November 22, 2013

Cornucopia / Cynthia Dewes

There’s always a lot to be thankful for in life

Cynthia DewesThere’s a lot to be thankful for on this Thanksgiving Day. Don’t snicker, I really mean it. Despite the usual human conviction, i.e. the widespread impression that the world is going to hell, there really are many things that can make us grateful.

For one thing, we can continue to be thankful that we live in the United States. This is a country dedicated to personal freedom and personal responsibility, always mindful of the common good. No wonder so many people around the world try to come and be part of us.

We should be thankful that, no matter how hard some of us try to sabotage this noble ambition by making bad personal and national decisions based on greed and selfishness, our initial goal of democracy remains.

And though many of the Founders were pantheists, their concept is inherently Christian because it’s based on treating others as we want to be treated, and hope for the future. Sometimes we forget the responsibilities that this includes, things like taking the mentally ill seriously, instead of wondering why they surprise us with horrible killing sprees.

Personally, I’m thankful that my parents taught me how to live in this world. I know how to save, and take good care of possessions and our environment. I know to walk and drive to the right, to lower my voice in public places, and to do my best at everything. I also learned to pass along such lessons to my kids, as they will to theirs.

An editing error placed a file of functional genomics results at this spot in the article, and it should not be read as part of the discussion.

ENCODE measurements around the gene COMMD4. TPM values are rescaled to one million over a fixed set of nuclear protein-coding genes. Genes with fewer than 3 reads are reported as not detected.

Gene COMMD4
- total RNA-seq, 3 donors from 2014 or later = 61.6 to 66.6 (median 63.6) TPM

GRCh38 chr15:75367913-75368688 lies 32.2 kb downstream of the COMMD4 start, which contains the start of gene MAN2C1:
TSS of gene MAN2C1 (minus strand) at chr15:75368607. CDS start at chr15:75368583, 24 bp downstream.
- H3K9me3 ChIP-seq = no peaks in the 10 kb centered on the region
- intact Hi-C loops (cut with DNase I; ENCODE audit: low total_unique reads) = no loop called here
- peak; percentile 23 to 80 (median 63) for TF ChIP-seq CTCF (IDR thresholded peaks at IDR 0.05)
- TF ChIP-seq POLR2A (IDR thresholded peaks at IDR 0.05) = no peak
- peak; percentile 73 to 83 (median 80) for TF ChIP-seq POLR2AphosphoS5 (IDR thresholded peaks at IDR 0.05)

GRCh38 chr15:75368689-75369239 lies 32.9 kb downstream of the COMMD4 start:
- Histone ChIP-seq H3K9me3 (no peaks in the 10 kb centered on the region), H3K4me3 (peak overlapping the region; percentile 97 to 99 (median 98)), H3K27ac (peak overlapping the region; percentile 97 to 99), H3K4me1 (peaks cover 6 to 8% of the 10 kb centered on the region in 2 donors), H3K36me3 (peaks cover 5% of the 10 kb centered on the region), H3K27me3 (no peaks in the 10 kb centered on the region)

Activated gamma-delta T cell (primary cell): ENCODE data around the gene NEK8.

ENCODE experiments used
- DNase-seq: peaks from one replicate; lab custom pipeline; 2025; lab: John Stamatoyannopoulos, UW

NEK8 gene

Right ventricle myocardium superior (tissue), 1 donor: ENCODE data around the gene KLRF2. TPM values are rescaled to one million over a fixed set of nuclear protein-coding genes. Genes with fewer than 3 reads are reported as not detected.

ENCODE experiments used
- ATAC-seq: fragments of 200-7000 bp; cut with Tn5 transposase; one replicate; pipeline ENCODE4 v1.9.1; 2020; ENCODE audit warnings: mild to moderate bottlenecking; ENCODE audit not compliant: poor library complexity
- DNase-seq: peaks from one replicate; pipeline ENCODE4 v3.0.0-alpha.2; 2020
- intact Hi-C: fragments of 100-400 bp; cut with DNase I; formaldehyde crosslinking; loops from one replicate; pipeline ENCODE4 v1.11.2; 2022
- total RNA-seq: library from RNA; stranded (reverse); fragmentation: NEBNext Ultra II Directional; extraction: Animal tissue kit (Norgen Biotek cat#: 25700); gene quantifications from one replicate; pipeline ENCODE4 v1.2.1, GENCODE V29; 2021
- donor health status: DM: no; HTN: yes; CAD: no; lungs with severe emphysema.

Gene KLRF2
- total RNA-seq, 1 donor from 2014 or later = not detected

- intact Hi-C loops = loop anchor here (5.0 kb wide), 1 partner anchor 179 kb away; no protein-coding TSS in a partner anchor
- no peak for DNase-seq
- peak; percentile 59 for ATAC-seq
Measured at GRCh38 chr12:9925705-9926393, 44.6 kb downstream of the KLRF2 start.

I’m thankful my parents also taught me, by word and example and sometimes (sorry, mom and dad) even by bad example, how to maintain happy relationships in marriage and friendship. And I’m thankful for the realization that marriage is a sacramental union which, by its very nature, involves the creation of human life. Just as true friendship creates emotional life.

We’re all grateful that marriages and friendships are not disposable commodities. Still, being human, we’re not always satisfied with our spouse, our friends, our pastor or whoever. But we should understand that half the problem is probably us, and we can work on improving that half.

Of course, we should always be thankful for God’s beautiful creation, much of which exists merely for our pleasure. The morning dew on the grass, sunset over the lake or the trees, moonlight creating a velvet landscape, all are available to us just for the noticing.

We’ve even been given five senses to help us with that. God thinks of everything. We like to think that people are God’s ultimate creation, but whether that’s true or not, we can be grateful that he made them.

We can even be grateful for those times when real grief enters our lives. Scripture says that all things work for good in God’s time. That’s hard to believe, especially during the heat of the trouble. But over time, I’ve learned that it’s true,

At the opposite extreme, we are thankful for the enjoyment of humor. As we know, laughter is one of the greatest aids to health and well-being that we know of. If we live in a family of natural comedians as I did, it helps, but whether we’re funny or not, we can share laughter and cheer

Most of all, we can all be thankful for God’s constant loving care, and be mindful that God always answers our prayers, if not always in the way we expect.
 

(Cynthia Dewes, a member of St. Paul the Apostle Parish in Greencastle, is a regular columnist for The Criterion.)

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